How to make a sourdough starter?
I use the method described in William Alexander's delightful "52 Loaves". It involves first capturing the yeast using apple peel plus a cut up apple in an open container with water, then using that liquid to create the starter. It's done on the counter, and you stir it fairly regularly, to incorporate air, during the initial period of flour + water + ambient yeast. It creates a positively delightful, not sour but beer-y, fermented smelling starter. I've had mine for about a year and it creates the most amazing artisanal breads. (After a few days, it goes back into the fridge, but it's brought out the night before I need to use it for feeding and sitting at room temperature. I also like to bring it to room temperature before incorporating it into my dough.) There was a recent post on this topic -- not so much on starting, as on maintaining -- that provides a wealth of information in the comments. Please see: http://food52.com/blog...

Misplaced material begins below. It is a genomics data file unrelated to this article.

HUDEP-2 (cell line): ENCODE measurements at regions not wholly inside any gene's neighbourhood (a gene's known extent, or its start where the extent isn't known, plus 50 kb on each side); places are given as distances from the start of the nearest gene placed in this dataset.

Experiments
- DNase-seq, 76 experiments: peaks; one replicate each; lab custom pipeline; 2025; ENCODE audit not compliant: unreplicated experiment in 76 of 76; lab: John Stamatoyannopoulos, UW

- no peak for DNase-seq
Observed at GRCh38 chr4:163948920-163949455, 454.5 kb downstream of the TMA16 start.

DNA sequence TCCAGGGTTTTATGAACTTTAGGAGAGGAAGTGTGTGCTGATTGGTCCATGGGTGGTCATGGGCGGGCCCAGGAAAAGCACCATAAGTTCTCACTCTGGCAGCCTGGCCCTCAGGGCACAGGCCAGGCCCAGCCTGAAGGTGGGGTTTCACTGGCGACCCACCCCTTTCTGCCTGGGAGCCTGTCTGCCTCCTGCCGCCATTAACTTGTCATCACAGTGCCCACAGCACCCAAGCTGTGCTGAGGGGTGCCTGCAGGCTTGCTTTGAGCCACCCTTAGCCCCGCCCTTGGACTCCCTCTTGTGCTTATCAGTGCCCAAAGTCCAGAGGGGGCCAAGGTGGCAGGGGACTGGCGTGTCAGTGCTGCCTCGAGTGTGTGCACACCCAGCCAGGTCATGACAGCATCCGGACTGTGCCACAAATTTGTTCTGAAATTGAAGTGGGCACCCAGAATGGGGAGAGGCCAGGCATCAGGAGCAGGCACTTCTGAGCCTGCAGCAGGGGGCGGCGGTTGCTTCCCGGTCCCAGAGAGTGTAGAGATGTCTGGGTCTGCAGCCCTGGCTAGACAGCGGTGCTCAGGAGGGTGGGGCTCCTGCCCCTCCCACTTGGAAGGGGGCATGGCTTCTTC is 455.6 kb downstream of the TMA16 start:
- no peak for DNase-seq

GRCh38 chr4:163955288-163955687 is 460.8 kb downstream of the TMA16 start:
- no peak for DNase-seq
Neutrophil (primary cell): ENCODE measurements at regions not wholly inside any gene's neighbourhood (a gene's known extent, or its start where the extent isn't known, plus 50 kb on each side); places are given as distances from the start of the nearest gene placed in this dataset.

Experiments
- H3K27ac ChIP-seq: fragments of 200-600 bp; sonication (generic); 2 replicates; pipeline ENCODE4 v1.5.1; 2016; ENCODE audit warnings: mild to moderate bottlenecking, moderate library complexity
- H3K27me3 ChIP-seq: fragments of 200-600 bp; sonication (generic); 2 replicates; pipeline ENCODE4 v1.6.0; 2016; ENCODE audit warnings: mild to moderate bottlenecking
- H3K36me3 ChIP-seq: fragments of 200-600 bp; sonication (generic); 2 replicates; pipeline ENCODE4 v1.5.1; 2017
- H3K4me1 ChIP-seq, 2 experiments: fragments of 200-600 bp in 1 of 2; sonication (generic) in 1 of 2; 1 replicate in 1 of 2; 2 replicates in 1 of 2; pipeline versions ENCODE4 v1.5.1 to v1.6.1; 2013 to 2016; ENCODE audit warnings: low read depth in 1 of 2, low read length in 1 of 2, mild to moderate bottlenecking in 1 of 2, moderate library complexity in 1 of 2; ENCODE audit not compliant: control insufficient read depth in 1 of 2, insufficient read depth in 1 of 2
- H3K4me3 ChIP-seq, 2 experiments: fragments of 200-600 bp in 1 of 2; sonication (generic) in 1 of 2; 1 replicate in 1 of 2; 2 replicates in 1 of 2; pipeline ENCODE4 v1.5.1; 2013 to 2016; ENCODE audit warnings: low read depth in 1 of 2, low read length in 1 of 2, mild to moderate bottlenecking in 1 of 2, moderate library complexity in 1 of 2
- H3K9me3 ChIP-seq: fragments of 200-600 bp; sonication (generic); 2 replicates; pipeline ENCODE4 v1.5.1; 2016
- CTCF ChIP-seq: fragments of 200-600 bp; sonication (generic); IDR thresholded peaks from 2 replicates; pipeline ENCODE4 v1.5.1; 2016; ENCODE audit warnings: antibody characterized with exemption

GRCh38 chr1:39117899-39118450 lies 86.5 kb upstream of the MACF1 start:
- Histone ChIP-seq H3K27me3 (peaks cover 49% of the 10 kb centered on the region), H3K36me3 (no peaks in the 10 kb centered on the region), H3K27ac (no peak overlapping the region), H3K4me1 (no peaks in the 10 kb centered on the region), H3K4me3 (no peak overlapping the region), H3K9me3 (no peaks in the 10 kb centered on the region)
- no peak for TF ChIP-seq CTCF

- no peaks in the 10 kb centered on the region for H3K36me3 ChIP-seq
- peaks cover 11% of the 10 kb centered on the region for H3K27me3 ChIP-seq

Have fun! ;o)
I have used a method similar to Antonia's, but with a bunch of organic grapes rather than an apple. It made a really wonderful starter.
Nancy Silverton's "Breads from the La Brea Bakery" also details making a starter with grapes, flour and water and how to maintain it. Plus it makes absolutely wonderful bread.